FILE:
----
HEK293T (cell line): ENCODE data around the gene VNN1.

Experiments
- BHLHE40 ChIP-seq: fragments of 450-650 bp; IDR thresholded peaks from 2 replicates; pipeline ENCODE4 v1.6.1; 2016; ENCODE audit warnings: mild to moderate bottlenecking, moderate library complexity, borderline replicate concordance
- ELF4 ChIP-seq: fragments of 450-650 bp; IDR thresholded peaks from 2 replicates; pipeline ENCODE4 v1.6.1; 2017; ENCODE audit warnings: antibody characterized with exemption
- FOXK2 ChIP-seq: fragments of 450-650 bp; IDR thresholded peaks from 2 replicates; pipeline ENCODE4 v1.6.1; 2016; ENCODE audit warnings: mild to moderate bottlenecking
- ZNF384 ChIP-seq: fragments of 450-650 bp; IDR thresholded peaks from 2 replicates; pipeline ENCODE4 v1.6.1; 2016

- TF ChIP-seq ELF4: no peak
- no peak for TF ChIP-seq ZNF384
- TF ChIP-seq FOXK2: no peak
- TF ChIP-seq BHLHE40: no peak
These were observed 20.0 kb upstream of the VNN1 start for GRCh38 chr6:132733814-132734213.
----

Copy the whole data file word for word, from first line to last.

HEK293T (cell line): ENCODE data around the gene VNN1.

Experiments
- BHLHE40 ChIP-seq: fragments of 450-650 bp; IDR thresholded peaks from 2 replicates; pipeline ENCODE4 v1.6.1; 2016; ENCODE audit warnings: mild to moderate bottlenecking, moderate library complexity, borderline replicate concordance
- ELF4 ChIP-seq: fragments of 450-650 bp; IDR thresholded peaks from 2 replicates; pipeline ENCODE4 v1.6.1; 2017; ENCODE audit warnings: antibody characterized with exemption
- FOXK2 ChIP-seq: fragments of 450-650 bp; IDR thresholded peaks from 2 replicates; pipeline ENCODE4 v1.6.1; 2016; ENCODE audit warnings: mild to moderate bottlenecking
- ZNF384 ChIP-seq: fragments of 450-650 bp; IDR thresholded peaks from 2 replicates; pipeline ENCODE4 v1.6.1; 2016

- TF ChIP-seq ELF4: no peak
- no peak for TF ChIP-seq ZNF384
- TF ChIP-seq FOXK2: no peak
- TF ChIP-seq BHLHE40: no peak
These were observed 20.0 kb upstream of the VNN1 start for GRCh38 chr6:132733814-132734213.